Another product that is supposed to repel cats (again, very debatable), but can poison them instead is ammonia. Especially don’t put out a dish of ammonia: some cats are actually attracted to ammonia and may poison themselves by drinking it.
One of the most horrifying means of repelling cats is sprinkling the ground with cayenne pepper. It’s not only ineffective (cats are not repulsed by cayenne pepper and in fact, don’t even seem to notice it’s there), but it’s downright nasty. The cat’s paws pick up the powder, then, when it licks itself to clean up, it will be in serious pain. The pain will be worse if the pepper gets it in its eyes. And when swallowed, cayenne pepper can cause severe intestinal distress in cats. Too many cats end up at the vet’s after coming into contact with this product.
Finally, it is sometimes said that applying coffee grounds to the soil will repel cats. While coffee grounds aren’t harmful to cats, using them this way is a waste of time. Most cats are indifferent to coffee grounds while others are actually attracted to the stuff. Just put your coffee grounds in the compost bin, where they really belong!
If there is one concoction that has helped in our battle against pests in the garden and flowerbeds, it is homemade hot pepper spray!
It can simply work wonders when it comes to keeping rabbits, squirrels, chipmunks, and yes, even deer at bay.
Sometimes, even the cutest of animals can become a nuisance. Those cute bunnies playing in the yard also love to nibble on tender young bean plants in the garden.
And the tiny chipmunks might look adorable running along the fence. Until of course they start digging up newly transplanted flowers!
“Hey, avoid those plants over there, they are HOT!”
Short of fencing off and covering every square inch of your property, it can be difficult to keep pests at bay. And for us, that is where hot peppers, and hot pepper spray really helps the cause.
We have used hot peppers for years to help protect our gardens and flowerbeds.
Each year, we plant the hottest of our hot peppers on the outer rows of the garden as a barrier.
We also mix in a planting of ornamental hot peppers in our flowerbeds.
Not only do they provide incredible color to the landscape, they also help protect plants around them.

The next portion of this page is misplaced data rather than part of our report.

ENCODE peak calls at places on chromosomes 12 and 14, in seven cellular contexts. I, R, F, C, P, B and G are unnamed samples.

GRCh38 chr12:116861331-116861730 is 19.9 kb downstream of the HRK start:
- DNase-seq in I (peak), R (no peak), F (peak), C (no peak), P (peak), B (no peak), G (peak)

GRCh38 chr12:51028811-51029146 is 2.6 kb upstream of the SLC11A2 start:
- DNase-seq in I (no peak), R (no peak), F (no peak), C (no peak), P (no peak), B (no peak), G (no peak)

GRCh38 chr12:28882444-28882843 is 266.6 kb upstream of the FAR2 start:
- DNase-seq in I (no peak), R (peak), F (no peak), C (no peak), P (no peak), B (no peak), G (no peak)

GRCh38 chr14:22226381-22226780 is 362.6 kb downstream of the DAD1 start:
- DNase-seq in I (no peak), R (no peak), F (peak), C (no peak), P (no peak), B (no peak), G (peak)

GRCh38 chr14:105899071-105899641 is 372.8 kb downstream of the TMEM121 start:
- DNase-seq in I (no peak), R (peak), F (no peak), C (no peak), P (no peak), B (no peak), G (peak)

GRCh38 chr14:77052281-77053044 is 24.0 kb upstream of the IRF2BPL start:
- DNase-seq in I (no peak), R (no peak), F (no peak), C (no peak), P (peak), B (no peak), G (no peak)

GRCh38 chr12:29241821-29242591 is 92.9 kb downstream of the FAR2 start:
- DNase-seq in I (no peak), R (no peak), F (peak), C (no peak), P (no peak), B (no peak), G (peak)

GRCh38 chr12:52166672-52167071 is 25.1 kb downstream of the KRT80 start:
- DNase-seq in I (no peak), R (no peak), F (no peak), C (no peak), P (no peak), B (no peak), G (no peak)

As crazy as it sounds, simply planting the hot pepper plants really does keep most damage at bay.
Almost every single year, we will see small nibbles at first on the hot pepper plants and peppers, and then suddenly, nothing. See : Growing Ornamental and Hot Peppers In The Landscape.
Hot peppers in the landscape can add beauty and protection
But occasionally, a group of pests seem intent on wanting to destroy a new planting. Most recently, it was a few choice rabbits helping themselves to the foliage of week-old bean plants.
And that called for a little added protection with our homemade hot pepper spray!
It is so simple and inexpensive to make, and works wonders in repelling pests when applied to the foliage of plants in the garden and landscape.
Homemade Hot Pepper Spray Recipe
This recipe is for a single gallon of mix. To make more or less, you can simply adjust the ingredients to the same ratio of peppers.
1 gallon of water
10 hot peppers chopped finely.
We use whatever hot peppers we might have on hand. Cayenne and our Chinese 5 Color Ornamental are two of our favorites, but Jalapeno, Ghost, and other hot peppers will work.
4 to 5 Tablespoons of hot pepper flakes (If not using fresh) Crushed Hot Pepper Flakes
1 teaspoon of olive oil
Add the peppers and water into a pan and bring to a simmer for 15 minutes. Heating the liquid helps to release and infuse the oils from the hot peppers.
Let the mixture sit for about 24 hours. Strain the peppers out, and add in the teaspoon of olive oil.
This will help the mixture stick to the plants when sprayed. You can also use a few drops of mild dish detergent, but we prefer to keep it natural with olive oil.
Applying The Mixture
Place the mixture into a small pump sprayer and apply to the foliage of plants. We use a small hand-held sprayer with good success.
It is best to apply in the early morning or late evening when the sun is not beating down on the plants. Product Links : Chapin Hand Held Pump Sprayer
Re-apply every 3 to 5 days to keep plants protected. Re-apply after rain or watering as well to keep the foliage coated with the hot taste of the pepper spray.
Crushed Red Peppers ready to give off a little heat!
Remember to use gloves when working with both the hot peppers and hot pepper spray. It will burn if you get it in your eyes – so spray with caution.
If using on vegetables that will be picked within a day or two,be sure to rinse off any of the hot pepper residue before consuming.